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CHINA: Billionaire Builder of China

by David BarbozaThe New York Times
December 29th, 2005

There are only 10 known billionaires in China, and he is one of them. His name is Xu Rongmao, and he is no Donald Trump, Sam Zell or Mortimer Zuckerman. He's bigger.

Mr. Xu, who is the chairman of the Shimao Group, controls much more land than any private developer in America and builds luxury real estate projects that put even Mr. Trump to shame for their sheer scale and flamboyance. But unlike the ubiquitous Mr. Trump - who is never at a loss for words and goes out of his way to attract the attention of cameras - Mr. Xu almost never grants interviews and is highly secretive about his operations.

For all his reserve, Mr. Xu, a former textile factory worker, is one of China's wealthiest entrepreneurs and a prime example of the nation's first generation of real estate tycoons. "I don't know much about Mr. Xu, but Shimao has this uncanny ability to find the right projects at the right time," says Michael T. Hart, director of research in Shanghai at Jones Lang LaSalle, a real estate consulting firm. "Their North Bund project has one of the best views in all of Shanghai."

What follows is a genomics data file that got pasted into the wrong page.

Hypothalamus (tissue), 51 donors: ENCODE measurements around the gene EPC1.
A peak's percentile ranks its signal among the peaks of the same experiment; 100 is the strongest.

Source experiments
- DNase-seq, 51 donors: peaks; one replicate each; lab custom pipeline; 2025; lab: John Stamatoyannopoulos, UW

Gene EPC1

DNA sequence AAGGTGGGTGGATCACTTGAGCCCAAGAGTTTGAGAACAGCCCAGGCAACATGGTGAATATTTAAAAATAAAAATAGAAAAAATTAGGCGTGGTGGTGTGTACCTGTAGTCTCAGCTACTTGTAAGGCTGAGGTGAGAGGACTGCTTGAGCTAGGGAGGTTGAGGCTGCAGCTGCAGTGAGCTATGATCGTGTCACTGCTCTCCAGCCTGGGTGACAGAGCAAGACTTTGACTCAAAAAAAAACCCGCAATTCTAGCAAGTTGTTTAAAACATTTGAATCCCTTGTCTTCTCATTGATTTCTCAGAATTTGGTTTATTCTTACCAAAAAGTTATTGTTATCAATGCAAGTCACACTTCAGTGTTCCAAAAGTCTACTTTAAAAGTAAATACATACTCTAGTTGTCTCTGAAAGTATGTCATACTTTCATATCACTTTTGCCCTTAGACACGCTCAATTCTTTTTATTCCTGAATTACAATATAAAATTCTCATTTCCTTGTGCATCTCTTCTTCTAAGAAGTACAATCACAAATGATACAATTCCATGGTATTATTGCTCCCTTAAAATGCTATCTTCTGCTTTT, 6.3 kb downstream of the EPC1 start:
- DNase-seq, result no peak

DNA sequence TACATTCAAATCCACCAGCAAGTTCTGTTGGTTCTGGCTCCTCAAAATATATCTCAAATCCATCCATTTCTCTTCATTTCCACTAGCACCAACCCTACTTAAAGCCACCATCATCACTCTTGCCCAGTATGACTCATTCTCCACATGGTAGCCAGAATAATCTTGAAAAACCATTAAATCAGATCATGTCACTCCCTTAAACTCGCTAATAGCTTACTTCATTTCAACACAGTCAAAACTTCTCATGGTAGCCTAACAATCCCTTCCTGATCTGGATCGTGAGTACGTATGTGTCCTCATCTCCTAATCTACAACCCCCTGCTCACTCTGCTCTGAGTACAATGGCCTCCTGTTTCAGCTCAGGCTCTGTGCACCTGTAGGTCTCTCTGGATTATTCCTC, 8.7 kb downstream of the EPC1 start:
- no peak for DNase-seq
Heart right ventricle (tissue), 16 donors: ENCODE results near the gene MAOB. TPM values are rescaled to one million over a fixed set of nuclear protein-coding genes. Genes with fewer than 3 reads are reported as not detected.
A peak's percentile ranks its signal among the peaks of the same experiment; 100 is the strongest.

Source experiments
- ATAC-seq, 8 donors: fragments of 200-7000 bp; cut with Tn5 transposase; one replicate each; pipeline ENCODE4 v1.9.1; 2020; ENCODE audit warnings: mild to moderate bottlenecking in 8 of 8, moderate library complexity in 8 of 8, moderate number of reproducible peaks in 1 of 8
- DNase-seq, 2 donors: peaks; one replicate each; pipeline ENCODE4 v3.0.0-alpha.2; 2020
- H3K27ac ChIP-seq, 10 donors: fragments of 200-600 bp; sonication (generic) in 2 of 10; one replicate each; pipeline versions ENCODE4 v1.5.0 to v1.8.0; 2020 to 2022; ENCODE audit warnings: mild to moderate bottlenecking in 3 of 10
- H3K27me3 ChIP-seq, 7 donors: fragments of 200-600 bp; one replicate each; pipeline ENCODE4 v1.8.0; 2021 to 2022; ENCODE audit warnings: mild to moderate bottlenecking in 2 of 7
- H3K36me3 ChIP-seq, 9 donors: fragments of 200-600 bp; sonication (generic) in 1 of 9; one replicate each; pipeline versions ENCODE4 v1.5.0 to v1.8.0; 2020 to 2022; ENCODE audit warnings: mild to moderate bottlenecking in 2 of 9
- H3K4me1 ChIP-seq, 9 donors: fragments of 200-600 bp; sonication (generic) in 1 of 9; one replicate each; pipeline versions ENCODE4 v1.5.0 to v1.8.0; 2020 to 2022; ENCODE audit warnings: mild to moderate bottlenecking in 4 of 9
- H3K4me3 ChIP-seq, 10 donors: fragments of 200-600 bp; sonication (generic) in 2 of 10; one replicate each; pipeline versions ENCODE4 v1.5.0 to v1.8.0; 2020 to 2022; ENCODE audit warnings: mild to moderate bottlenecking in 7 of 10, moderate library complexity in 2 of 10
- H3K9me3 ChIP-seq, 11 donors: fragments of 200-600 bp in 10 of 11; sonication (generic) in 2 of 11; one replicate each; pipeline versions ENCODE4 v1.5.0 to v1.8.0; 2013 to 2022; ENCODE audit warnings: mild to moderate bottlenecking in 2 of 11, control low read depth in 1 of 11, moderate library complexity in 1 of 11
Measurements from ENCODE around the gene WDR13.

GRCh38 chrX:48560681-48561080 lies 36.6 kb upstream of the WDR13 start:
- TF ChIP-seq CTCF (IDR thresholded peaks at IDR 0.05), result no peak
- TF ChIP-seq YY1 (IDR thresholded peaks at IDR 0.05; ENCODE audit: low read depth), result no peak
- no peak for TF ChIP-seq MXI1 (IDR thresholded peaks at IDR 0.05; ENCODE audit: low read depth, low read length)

In a country that started permitting people to buy homes only in the 1980's, developers like Mr. Xu (pronounced SHOO) found a way to gain rights to prime land in the nation's biggest cities. Now they reap huge profits by building large residential projects, often with hotels and other commercial buildings.

An industry that emerged only a decade ago suddenly has annual sales of $130 billion, making real estate one of the biggest engines in this nation's roaring economy.

The growth has helped propel Mr. Xu to No. 9 on the Forbes list of the richest people in China. With $1 billion in net assets, he runs two publicly listed real estate companies and a collection of private offshore companies, and is overseeing $9 billion in projects.

The Shimao Group is expected to complete building about 145 million square feet of property by 2010, more than the entire 120 million square feet controlled by Sam Zell of Chicago, the commercial real estate baron who is the biggest individual property owner in the United States.